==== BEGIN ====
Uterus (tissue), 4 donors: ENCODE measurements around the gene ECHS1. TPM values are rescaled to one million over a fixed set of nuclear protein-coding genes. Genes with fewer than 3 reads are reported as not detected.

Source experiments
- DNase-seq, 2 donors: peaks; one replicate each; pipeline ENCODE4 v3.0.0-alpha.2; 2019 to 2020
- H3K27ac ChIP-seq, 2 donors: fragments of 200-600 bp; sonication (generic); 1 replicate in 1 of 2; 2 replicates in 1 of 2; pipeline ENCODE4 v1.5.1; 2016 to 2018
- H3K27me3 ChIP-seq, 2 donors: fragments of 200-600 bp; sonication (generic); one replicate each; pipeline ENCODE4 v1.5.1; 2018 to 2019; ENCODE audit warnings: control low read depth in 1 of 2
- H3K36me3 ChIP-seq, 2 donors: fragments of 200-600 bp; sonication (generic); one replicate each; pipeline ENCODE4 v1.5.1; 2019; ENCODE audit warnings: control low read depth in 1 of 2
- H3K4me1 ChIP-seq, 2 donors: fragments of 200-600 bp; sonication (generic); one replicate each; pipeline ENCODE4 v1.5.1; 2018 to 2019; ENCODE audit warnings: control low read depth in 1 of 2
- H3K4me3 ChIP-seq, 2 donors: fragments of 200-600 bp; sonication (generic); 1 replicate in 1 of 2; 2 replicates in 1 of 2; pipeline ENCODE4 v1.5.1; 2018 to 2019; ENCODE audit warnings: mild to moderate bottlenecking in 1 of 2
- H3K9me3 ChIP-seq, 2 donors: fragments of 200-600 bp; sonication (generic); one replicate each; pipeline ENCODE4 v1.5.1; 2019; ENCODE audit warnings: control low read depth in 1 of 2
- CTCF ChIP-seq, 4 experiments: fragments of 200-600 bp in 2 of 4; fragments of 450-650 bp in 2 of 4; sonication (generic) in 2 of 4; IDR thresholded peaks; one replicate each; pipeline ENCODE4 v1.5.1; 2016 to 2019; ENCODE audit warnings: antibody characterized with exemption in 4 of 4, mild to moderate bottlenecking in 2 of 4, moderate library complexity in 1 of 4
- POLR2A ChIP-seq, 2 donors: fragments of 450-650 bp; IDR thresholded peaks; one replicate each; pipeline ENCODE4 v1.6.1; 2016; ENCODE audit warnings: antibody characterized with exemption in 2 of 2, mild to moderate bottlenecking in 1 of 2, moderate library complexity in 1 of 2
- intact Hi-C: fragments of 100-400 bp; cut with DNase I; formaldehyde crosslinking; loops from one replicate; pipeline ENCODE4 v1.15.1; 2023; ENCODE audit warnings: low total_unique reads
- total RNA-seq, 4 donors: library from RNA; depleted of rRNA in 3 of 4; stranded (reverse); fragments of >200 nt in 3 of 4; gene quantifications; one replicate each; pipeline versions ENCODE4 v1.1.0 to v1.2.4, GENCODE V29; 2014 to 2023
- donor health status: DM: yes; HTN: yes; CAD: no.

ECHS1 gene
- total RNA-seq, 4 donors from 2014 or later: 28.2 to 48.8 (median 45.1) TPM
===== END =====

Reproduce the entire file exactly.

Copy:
Uterus (tissue), 4 donors: ENCODE measurements around the gene ECHS1. TPM values are rescaled to one million over a fixed set of nuclear protein-coding genes. Genes with fewer than 3 reads are reported as not detected.

Source experiments
- DNase-seq, 2 donors: peaks; one replicate each; pipeline ENCODE4 v3.0.0-alpha.2; 2019 to 2020
- H3K27ac ChIP-seq, 2 donors: fragments of 200-600 bp; sonication (generic); 1 replicate in 1 of 2; 2 replicates in 1 of 2; pipeline ENCODE4 v1.5.1; 2016 to 2018
- H3K27me3 ChIP-seq, 2 donors: fragments of 200-600 bp; sonication (generic); one replicate each; pipeline ENCODE4 v1.5.1; 2018 to 2019; ENCODE audit warnings: control low read depth in 1 of 2
- H3K36me3 ChIP-seq, 2 donors: fragments of 200-600 bp; sonication (generic); one replicate each; pipeline ENCODE4 v1.5.1; 2019; ENCODE audit warnings: control low read depth in 1 of 2
- H3K4me1 ChIP-seq, 2 donors: fragments of 200-600 bp; sonication (generic); one replicate each; pipeline ENCODE4 v1.5.1; 2018 to 2019; ENCODE audit warnings: control low read depth in 1 of 2
- H3K4me3 ChIP-seq, 2 donors: fragments of 200-600 bp; sonication (generic); 1 replicate in 1 of 2; 2 replicates in 1 of 2; pipeline ENCODE4 v1.5.1; 2018 to 2019; ENCODE audit warnings: mild to moderate bottlenecking in 1 of 2
- H3K9me3 ChIP-seq, 2 donors: fragments of 200-600 bp; sonication (generic); one replicate each; pipeline ENCODE4 v1.5.1; 2019; ENCODE audit warnings: control low read depth in 1 of 2
- CTCF ChIP-seq, 4 experiments: fragments of 200-600 bp in 2 of 4; fragments of 450-650 bp in 2 of 4; sonication (generic) in 2 of 4; IDR thresholded peaks; one replicate each; pipeline ENCODE4 v1.5.1; 2016 to 2019; ENCODE audit warnings: antibody characterized with exemption in 4 of 4, mild to moderate bottlenecking in 2 of 4, moderate library complexity in 1 of 4
- POLR2A ChIP-seq, 2 donors: fragments of 450-650 bp; IDR thresholded peaks; one replicate each; pipeline ENCODE4 v1.6.1; 2016; ENCODE audit warnings: antibody characterized with exemption in 2 of 2, mild to moderate bottlenecking in 1 of 2, moderate library complexity in 1 of 2
- intact Hi-C: fragments of 100-400 bp; cut with DNase I; formaldehyde crosslinking; loops from one replicate; pipeline ENCODE4 v1.15.1; 2023; ENCODE audit warnings: low total_unique reads
- total RNA-seq, 4 donors: library from RNA; depleted of rRNA in 3 of 4; stranded (reverse); fragments of >200 nt in 3 of 4; gene quantifications; one replicate each; pipeline versions ENCODE4 v1.1.0 to v1.2.4, GENCODE V29; 2014 to 2023
- donor health status: DM: yes; HTN: yes; CAD: no.

ECHS1 gene
- total RNA-seq, 4 donors from 2014 or later: 28.2 to 48.8 (median 45.1) TPM